N.H. office buildings near top in energy efficiency

New Hampshire’s office buildings rank third in the nation for being the most efficient, says an internationally recognized energy economist.

Dr. Jerry Jackson, a researcher at Texas A&M University — whose market analysis and information system, or MAISY — has been used by the U.S. Department of Energy and national research labs, has found that 37.77 percent of offices in the Granite State meet or exceed the EPA’s Energy Star standard.

Based on a sample of commercial buildings in the 48 contiguous states, the energy-efficiency rankings were created by calculating the distribution of electricity efficiency in office buildings across the continental United States, then determining the fraction of buildings within each state that fall within the most efficient quartile of buildings.

Despite having some of the oldest buildings in the nation, the top four spots were taken by New England states. Maine placed first in country, with 41.70 percent of office buildings exceeding the Energy Star standard. Massachusetts was second (40.07 percent), and Vermont was fourth (37.72 percent).

Alabama and Virginia took 47th and 48th place, with just 15 percent of buildings meeting the efficiency standard.

Baseload electricity — which includes interior lighting, office equipment, other plugged devices and water heating but excludes heating, air conditioning and ventilation — was selected as the most accurate indicator of building energy efficiency, and accounts for 75 percent of an office building’s electricity use.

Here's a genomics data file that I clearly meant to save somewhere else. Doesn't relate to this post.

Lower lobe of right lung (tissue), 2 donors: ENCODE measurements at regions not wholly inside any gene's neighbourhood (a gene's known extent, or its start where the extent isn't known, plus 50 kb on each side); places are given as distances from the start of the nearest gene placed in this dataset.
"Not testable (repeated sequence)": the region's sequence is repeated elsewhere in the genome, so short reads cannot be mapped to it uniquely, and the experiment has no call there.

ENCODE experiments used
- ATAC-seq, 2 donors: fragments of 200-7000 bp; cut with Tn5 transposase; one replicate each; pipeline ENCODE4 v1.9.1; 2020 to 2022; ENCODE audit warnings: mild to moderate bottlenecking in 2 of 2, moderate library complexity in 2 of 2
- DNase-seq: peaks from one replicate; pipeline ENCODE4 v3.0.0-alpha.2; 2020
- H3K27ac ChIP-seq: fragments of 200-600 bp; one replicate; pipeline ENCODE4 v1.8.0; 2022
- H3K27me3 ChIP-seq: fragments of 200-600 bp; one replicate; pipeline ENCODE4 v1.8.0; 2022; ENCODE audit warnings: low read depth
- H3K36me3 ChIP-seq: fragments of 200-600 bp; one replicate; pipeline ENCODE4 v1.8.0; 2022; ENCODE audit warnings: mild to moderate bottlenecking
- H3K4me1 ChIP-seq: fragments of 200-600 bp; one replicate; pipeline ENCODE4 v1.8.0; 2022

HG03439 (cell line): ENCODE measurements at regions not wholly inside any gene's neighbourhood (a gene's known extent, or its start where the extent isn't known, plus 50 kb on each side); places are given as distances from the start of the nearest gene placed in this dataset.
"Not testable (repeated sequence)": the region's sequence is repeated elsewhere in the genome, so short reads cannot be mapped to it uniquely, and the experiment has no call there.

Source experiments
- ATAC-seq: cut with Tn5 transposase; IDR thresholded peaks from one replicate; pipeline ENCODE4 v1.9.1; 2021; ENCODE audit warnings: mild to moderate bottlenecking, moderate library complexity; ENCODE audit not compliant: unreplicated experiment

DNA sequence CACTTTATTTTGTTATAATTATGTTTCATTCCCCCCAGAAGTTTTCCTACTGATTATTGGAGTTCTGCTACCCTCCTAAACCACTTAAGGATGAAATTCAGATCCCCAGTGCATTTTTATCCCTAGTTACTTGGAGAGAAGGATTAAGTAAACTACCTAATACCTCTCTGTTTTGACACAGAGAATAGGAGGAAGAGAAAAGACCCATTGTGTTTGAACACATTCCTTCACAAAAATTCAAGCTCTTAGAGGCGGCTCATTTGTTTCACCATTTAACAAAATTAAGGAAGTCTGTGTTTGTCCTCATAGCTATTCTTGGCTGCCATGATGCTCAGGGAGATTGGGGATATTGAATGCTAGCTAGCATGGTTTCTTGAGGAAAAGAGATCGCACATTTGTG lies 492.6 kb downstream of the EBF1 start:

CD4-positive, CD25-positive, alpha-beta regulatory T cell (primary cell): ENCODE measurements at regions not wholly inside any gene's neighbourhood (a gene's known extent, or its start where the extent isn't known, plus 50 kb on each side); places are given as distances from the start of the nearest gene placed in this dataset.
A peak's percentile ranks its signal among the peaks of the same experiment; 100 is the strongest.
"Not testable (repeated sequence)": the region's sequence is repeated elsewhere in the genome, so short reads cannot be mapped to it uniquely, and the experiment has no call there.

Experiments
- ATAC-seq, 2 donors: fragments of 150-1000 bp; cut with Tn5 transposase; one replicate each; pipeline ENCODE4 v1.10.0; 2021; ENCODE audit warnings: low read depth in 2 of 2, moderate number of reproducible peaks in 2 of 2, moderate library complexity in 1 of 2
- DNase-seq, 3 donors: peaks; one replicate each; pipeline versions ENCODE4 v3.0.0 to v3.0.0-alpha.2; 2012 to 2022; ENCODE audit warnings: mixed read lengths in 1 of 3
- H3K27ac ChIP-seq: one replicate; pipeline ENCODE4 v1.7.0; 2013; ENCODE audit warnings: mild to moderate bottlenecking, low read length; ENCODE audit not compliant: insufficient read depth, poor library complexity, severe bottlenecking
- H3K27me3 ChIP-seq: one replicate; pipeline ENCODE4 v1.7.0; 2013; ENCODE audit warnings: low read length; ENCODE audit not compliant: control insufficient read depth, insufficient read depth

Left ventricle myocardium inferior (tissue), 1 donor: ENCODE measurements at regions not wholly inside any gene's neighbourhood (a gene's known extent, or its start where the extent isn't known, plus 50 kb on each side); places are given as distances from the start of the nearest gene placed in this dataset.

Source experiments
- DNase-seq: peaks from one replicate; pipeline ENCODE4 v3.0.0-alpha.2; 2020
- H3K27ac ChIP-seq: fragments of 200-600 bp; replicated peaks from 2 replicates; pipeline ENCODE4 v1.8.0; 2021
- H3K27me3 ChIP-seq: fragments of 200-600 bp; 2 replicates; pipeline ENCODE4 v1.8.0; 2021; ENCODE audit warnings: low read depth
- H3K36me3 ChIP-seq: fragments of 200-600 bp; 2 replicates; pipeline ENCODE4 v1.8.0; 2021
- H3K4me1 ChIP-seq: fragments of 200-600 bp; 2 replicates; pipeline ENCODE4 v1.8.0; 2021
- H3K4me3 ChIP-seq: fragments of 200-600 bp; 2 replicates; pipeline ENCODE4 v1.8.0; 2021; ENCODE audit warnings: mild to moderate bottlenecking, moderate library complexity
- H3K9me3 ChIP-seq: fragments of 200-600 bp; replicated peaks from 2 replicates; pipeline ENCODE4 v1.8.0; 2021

Jackson said that interior lighting accounts for 50 percent of baseload electricity use.

“Inefficiently lit office buildings can easily use twice as much electricity per square foot as more efficient buildings,” he said.

Office equipment and other items that are plugged in can account for an additional 40 percent of electricity use, he said.

“This ranking is important because it provides the first assessment of efficiency achievements in individual states and, more importantly, uncovers how much efficiency potential still exists,” said Jackson.

Jackson also said it is important to note that even in the states with the most efficiency a majority of office buildings “can still upgrade to the Energy Star standard.”

The full report and detailed methodology can be found at energybudgetsatrisk.com. NHBR

Cindy Kibbe can be reached at ckibbe@nhbr.com.